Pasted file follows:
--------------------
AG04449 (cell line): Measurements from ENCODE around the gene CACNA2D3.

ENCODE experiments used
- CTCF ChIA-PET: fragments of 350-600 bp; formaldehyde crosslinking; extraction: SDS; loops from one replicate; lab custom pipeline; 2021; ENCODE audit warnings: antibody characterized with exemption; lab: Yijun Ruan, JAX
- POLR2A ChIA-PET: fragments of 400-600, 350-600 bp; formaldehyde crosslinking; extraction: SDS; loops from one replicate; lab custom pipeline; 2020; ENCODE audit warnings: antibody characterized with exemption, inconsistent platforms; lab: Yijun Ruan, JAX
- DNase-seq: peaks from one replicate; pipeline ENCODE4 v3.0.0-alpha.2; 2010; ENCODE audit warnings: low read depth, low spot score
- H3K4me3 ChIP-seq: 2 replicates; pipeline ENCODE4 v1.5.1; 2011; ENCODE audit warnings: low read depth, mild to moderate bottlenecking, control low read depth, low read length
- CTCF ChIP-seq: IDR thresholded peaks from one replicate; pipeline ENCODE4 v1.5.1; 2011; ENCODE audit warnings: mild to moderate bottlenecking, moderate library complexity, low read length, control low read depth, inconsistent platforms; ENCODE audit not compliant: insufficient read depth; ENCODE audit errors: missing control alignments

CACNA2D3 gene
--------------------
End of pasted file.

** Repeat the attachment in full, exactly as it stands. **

AG04449 (cell line): Measurements from ENCODE around the gene CACNA2D3.

ENCODE experiments used
- CTCF ChIA-PET: fragments of 350-600 bp; formaldehyde crosslinking; extraction: SDS; loops from one replicate; lab custom pipeline; 2021; ENCODE audit warnings: antibody characterized with exemption; lab: Yijun Ruan, JAX
- POLR2A ChIA-PET: fragments of 400-600, 350-600 bp; formaldehyde crosslinking; extraction: SDS; loops from one replicate; lab custom pipeline; 2020; ENCODE audit warnings: antibody characterized with exemption, inconsistent platforms; lab: Yijun Ruan, JAX
- DNase-seq: peaks from one replicate; pipeline ENCODE4 v3.0.0-alpha.2; 2010; ENCODE audit warnings: low read depth, low spot score
- H3K4me3 ChIP-seq: 2 replicates; pipeline ENCODE4 v1.5.1; 2011; ENCODE audit warnings: low read depth, mild to moderate bottlenecking, control low read depth, low read length
- CTCF ChIP-seq: IDR thresholded peaks from one replicate; pipeline ENCODE4 v1.5.1; 2011; ENCODE audit warnings: mild to moderate bottlenecking, moderate library complexity, low read length, control low read depth, inconsistent platforms; ENCODE audit not compliant: insufficient read depth; ENCODE audit errors: missing control alignments

CACNA2D3 gene